The Bill introduced a new section “1A”. It states: “The provisions of the Rehabilitation and Resettlement Act 2009 shall apply in respect of acquisition of land by the appropriate government under this (LA) Act.” Thus there has been a thoughtful attempt to synchronise the implementation of both the amended LA Act and the new R&R Act 2009. So far so good!

Glaring deficiency

BUT two separate Acts would in all probability necessitate two separate implementation authorities. That might not be the compulsion for implementing both the laws simultaneously or in pari passu. Since the need for resettlement and rehabilitation arises out of compulsory displacement through the LA Act, it would have been better if the basic features of the R&R Bill could be incorporated in the LA Act. This would make the acquiring authority responsible and accountable for proper resettlement and rehabilitation of the people affected by the projects. There should be one basic Act incorporating the LA and R&R policy. To reduce the volume of the text, most of the procedural issues could be featured in the rules framed under this Act.

The most glaring deficiency of the LA amendment Bill is the absence of any “exit policy”. It is common sense that if an authority under certain circumstances can compulsorily acquire land, then under some other circumstances it should have the power to de-acquire the land and return the tract to the original owners or their rightful legatee. Section 21 of the General Clauses Act, 1897 states: “Power to issue to include power to add, to amend, vary or rescind notification, orders, rules or by-laws.” Based on this principle the amending Bill should provide for de-acquisition of land and restoration of the same to the original owners or their rightful legatees. I shall cite three well known cases in West Bengal.

An area of approximately 997 acres of multicrop land was acquired in Singur for setting up a small car factory by Tata Motors. It was taken possession of in December 2006. On 3 October 2008, Tata Motors abandoned the project and decided to shift the factory to Gujarat. What happens to the 997 acres of acquired land when about 30 per cent of the original landowners refused to accept compensation money? The law is silent. The unrest persists.

In the early fifties, Hindustan Motors was given 750 acres for setting up an automobile factory. In the last 50 years the company could use only 300 acres. An area of 450 acres of valuable prime land remained unutilised for over half a century. Why should not that unutilised land be “de-acquired” and handed back to the owners? The law has no answer.

In 1944-45, during the Governorship of RG Casey, several square miles of land were acquired in the Kalyani-Haringhata area of Nadia district for setting up the Greater Calcutta Milk Supply project. The Haringhata dairy farm was set on a small portion of this vast area. Even after 60 years, several square kilometres of land remain unutilised. Neither the government nor the law has an answer.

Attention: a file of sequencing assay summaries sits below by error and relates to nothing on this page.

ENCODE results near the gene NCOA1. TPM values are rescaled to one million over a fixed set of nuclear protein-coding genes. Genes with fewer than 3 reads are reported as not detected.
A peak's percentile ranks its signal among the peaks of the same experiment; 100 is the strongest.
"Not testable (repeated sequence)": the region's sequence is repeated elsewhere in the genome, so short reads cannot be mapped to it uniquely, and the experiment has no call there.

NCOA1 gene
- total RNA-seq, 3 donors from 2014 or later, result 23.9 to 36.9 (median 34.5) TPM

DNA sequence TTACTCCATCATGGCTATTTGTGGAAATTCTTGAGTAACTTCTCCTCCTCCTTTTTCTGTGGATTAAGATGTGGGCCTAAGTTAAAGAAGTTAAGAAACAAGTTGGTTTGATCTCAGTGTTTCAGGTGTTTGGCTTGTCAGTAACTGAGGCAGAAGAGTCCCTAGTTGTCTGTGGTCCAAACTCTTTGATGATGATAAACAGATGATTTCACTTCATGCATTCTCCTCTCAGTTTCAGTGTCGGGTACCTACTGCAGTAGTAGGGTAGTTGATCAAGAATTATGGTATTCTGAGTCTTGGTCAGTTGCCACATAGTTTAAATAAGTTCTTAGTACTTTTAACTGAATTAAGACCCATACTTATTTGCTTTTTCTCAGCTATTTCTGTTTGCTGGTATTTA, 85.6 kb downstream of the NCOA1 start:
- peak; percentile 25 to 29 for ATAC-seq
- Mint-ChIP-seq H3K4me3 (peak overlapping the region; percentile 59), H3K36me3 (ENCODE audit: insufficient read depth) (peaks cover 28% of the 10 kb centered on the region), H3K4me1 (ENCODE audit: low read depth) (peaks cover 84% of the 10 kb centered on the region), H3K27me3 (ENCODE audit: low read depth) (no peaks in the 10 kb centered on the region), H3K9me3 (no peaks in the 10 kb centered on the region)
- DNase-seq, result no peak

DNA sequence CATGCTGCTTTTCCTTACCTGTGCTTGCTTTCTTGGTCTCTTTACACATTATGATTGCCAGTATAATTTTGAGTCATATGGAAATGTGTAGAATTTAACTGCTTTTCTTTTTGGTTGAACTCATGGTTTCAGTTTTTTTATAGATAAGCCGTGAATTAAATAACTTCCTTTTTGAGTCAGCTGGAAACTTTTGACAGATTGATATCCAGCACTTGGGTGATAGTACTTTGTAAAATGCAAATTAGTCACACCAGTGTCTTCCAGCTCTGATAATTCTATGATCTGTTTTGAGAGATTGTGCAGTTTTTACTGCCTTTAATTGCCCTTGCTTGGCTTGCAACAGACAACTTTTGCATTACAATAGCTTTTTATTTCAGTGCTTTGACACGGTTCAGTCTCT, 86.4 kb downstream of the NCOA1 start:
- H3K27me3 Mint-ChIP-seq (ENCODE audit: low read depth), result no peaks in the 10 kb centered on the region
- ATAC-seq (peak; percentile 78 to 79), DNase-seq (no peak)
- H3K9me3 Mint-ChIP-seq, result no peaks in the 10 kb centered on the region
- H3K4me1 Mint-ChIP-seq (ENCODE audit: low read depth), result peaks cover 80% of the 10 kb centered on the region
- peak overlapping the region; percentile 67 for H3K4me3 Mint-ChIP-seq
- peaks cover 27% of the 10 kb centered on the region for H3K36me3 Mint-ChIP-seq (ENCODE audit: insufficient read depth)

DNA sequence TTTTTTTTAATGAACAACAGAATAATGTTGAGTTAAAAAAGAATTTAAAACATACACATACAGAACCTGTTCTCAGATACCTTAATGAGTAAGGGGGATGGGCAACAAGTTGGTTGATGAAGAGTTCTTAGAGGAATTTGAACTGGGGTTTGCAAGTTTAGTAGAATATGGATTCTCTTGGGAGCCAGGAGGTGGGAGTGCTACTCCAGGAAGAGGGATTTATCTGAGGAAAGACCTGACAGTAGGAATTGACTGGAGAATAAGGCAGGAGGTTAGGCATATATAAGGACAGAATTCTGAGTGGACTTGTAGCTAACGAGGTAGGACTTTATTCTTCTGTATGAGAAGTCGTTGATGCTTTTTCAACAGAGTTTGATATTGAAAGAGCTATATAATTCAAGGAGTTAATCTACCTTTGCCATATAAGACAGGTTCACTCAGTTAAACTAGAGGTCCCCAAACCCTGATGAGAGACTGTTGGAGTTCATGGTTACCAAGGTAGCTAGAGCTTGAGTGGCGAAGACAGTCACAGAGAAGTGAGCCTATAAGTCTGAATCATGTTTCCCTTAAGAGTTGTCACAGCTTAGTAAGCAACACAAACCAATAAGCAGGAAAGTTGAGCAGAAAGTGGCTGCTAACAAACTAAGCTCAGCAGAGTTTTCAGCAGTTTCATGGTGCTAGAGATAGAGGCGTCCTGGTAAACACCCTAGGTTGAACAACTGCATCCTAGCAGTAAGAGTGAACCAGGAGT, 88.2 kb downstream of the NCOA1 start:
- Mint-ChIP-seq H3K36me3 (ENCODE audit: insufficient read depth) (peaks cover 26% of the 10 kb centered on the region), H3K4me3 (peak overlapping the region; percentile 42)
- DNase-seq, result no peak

Complicated situation

NOTHING could be done because the original LA Act did not have an “exit policy”. The Supreme Court judgment in the Bhaskaran Pillai case made the situation even more complicated. The sum and substance of the judgment is that land once acquired for a public purpose has to be used for the same purpose. In case a part of the land is unutilised, it has to be used for some other public purpose. Or else, the land should be put up for auction and the net sales proceeds used for some public purpose. But the land cannot be returned to the original owners.
To get over this problem, the Tamil Nadu government moved a local (state specific) amendment to the LA Act under which the state can return the excess, unutilised land to the original owners.

Provisions will have to be made in the amending LA Bill for the restoration of the acquired land to original owners if the requiring body abandons the project or fails to utilise land within a specified period or when the scope of the project requires less land or for any other eventuality. Without these provisions, land acquisition will continue to be a contentious issue.

There are various other aspects, such as compensation, that need a relook. In the amending Bill, the basic feature of compensation remains unaltered. Loss of livelihood has to be recognised as an issue for compensation. Likewise there are various other loose ends which have to be attended to. If the nation could wait till 2009 from 1894, it could afford another couple of years to make the amending Bill properly respond to the changed situation since 1894 and to become people friendly.

Looking back, it appears that the much abused LA Act of 1894 had a more humane face than the proposed amendment. The amending Bill has, unfortunately, exposed the unlovely face of the corporatised Indian state.

The writer is a retired IAS officer

Source: The Statesman; 4 & 5 August 2009.